The digital wave has swept every industry and logistics is no different. The rise of eCommerce, intense competition in industries like retail, eCommerce, FMCG, hospitality, and healthcare etc. around the world has given consumers plenty of convenient buying options at competitive price. Customers want to receive their parcels at the earliest, once they have clicked the order button.
In a parallel world, the manager wants to know about every parcel on real time basis. For the manager, the visibility is no longer about “where is my truck?” It is now about “where is the parcel?” It is being drilled down to SKU level and coupled with predictive analytics is changing the game.
Given that, last mile delivery forms such an important part of the buying experience, brands have no choice but to remodel their logistics functions. Therefore, they are increasingly leveraging the power of artificial intelligence and machine learning to improve their logistics decision making.
Artificial Intelligence is enabling predictive logistics and redefining the user experience in many ways. Few of the operational use cases are listed below:
Efficient Job Allocation- The fundamental problem in last mile logistics is known as- Travelling Salesman Problem (TSP). It is about identifying the shortest route a salesman should take to visit a number of locations and return to starting point. If there are ‘n’ number of locations to be visited by a delivery person, there could be 1x2x3…x n possible ways to do it. The problem can get even more astounding if there are hundreds of delivery personnel present at different locations. The manager would find it very hard to deep dive into this pool of data and allocate jobs to the team based on skills set, traffic conditions, and impromptu demand. However, a mobile-based logistics management solution can perform this task efficiently using geo-intelligence for route planning and location of the delivery person. Additionally, it can also be customized to make analytical decisions based on factors like skill sets, dynamic demand, and return/reschedule requests from the customers. Geo-intelligence also enables the system to automatically calculate the expected time of arrival (ETA) and share it with the customer in real time. It sends proactive notifications to the delivery person, manager, as well as customer in case the delivery is expected to be delayed due to any contingent reasons like traffic jam or route deviation etc. Therefore, it brings the much-needed visibility to the logistics industry along with an added layer of visibility and predictability.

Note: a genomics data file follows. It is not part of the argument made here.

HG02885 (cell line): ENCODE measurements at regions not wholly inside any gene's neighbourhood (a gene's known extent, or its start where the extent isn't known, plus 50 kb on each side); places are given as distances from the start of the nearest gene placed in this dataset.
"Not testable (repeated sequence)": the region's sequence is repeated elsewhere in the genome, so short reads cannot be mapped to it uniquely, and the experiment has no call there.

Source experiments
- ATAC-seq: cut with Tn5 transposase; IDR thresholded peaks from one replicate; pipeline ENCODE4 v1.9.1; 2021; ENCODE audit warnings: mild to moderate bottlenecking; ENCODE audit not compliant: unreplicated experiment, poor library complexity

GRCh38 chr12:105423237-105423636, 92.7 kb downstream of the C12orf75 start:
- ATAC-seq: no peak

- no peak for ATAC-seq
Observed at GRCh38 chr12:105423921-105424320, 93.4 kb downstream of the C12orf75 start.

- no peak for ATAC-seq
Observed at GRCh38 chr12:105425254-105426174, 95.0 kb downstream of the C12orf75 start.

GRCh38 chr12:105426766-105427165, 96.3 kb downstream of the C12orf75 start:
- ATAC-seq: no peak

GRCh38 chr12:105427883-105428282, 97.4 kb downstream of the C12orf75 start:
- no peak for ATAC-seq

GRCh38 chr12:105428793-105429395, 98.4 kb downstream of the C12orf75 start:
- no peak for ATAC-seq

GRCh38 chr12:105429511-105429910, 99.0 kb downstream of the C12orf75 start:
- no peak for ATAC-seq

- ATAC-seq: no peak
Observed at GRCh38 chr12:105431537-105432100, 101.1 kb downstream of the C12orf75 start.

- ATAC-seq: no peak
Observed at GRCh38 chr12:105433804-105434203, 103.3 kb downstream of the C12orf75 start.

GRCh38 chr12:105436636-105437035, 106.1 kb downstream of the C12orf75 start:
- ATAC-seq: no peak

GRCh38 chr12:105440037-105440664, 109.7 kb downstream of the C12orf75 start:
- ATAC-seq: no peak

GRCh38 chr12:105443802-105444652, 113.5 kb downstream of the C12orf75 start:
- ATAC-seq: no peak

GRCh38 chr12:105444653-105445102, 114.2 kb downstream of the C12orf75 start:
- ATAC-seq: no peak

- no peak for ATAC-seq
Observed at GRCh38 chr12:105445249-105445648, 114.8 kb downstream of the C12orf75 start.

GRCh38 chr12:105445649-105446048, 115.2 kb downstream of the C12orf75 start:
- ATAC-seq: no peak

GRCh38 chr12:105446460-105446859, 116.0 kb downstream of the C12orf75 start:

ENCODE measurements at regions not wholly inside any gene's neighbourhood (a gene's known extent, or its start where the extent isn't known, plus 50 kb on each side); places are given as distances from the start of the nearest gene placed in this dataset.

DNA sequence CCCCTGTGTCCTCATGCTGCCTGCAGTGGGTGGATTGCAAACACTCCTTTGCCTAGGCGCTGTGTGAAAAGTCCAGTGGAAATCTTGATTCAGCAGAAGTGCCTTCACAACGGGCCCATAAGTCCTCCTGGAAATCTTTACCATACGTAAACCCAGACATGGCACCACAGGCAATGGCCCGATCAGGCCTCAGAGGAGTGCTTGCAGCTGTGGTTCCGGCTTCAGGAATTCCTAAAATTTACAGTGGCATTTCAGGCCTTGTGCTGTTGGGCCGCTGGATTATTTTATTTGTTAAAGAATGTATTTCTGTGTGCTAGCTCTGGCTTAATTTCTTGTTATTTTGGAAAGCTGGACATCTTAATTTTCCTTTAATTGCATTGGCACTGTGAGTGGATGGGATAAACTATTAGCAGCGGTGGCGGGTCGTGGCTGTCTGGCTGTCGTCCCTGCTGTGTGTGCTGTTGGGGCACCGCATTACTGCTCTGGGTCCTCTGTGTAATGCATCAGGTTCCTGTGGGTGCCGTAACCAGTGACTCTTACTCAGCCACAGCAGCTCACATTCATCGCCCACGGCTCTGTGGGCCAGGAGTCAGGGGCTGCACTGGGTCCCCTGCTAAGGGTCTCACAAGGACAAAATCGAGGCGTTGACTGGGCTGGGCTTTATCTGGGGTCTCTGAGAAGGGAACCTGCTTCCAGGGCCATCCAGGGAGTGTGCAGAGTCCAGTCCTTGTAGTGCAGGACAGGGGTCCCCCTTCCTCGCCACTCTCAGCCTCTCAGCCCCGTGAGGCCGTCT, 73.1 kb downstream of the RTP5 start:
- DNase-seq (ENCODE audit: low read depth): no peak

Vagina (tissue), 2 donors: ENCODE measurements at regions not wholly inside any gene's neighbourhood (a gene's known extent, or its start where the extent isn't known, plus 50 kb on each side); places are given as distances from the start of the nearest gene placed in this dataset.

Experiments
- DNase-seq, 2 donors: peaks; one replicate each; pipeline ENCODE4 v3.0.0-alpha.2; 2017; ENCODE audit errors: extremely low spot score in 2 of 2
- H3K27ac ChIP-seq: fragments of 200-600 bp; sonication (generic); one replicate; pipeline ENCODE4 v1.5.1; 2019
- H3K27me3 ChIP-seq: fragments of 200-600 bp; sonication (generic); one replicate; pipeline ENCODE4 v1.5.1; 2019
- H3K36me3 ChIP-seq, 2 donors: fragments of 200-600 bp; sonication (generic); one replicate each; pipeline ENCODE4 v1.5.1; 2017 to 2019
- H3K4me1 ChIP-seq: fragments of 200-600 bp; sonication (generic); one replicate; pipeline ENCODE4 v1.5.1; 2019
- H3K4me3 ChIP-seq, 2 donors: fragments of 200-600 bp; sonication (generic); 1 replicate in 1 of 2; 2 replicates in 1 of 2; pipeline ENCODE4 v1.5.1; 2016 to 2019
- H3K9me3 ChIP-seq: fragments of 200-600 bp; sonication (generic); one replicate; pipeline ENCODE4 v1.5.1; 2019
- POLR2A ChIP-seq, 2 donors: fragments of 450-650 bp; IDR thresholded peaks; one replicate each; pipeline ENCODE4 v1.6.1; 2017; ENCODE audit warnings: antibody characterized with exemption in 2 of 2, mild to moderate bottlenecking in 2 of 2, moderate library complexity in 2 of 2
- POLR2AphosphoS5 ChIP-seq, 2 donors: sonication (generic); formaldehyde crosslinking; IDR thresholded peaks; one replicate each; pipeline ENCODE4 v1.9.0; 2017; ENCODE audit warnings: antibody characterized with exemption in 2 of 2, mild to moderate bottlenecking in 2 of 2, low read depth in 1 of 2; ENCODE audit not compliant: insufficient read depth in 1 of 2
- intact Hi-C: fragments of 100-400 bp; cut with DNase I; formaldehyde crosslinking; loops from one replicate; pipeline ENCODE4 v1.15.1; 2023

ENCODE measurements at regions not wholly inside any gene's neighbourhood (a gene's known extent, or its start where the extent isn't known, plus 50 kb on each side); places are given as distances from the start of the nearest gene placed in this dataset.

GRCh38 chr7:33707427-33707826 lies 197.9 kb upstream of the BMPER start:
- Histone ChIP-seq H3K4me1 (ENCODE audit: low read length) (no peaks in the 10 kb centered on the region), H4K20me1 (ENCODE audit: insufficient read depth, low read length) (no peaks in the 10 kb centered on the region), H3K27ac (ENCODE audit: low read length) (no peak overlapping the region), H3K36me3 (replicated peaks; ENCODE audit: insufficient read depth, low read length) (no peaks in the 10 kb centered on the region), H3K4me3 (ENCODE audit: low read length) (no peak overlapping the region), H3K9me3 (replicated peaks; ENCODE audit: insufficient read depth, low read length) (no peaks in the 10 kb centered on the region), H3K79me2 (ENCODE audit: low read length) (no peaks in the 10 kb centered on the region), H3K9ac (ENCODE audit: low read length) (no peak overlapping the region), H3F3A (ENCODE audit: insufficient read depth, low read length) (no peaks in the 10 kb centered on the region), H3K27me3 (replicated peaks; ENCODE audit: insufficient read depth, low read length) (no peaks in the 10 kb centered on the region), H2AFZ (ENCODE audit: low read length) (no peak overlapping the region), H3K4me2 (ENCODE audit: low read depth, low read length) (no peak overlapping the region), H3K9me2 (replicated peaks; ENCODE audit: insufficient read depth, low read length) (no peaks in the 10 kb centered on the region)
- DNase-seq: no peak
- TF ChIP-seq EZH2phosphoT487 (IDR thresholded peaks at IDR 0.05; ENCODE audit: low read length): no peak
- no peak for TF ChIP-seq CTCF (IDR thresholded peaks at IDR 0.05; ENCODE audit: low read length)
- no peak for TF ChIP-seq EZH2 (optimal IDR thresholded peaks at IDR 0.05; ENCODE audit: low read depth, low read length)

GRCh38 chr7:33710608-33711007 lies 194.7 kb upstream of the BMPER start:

Machine Learning based geocoding – Enterprises must use sophisticated algorithms to self-learn the ‘correct’ address from listed delivery addresses and their success and failures. Machine Learning based geocoding platform searches from its internal billion plus addresses, breaks the address into multiple parts to increase the hit from map providers and uses different map providers to increase the geocoding accuracy. The addresses where deliveries have been made in the past and the same information can be used for future deliveries to not only the same person, but even the same building. This results in best routes and quicker deliveries.
Additionally, the algorithms also lets the application schedule deliveries basis ‘type’ of address – home or office. For instance, a delivery to an office will not be scheduled over the weekend or on public holiday. Error free planning, keeping multiple scenarios in consideration not only reduces the man-hours for logistics company, but improves the overall delivery happiness score.
Customer Support-At any stage of buying cycle, customers may face troubles. Logistics companies are deploying self-learning virtual customer assistants to interact with customers to address simple and repetitive troubles or queries. The system can recognize speech as well as data (customer, contract, transactional, and operational information) to provide human-like experience to the customers who need help. Artificial intelligence enables the system to consider multiple scenarios within a couple of seconds (something completely impossible for human support staff) and provide the best possible resolution. The system also learns through new problem scenarios shared by customers and provides solutions faster if the same problem comes again in the future. By deploying such artificially intelligent system, logistics companies can save their human resource for more complex cases, while improving the customer experience manifold.
The world today is turning towards Blockchain, Machine Learning and Artificial Intelligence as it transforms the existing business models. It is an undeniable fact that these technologies would help automate and streamline logistics processes. But are the businesses are ready for the change with minimal disruption?
By: Kushal Nahata, Co-Founder and CEO, FarEye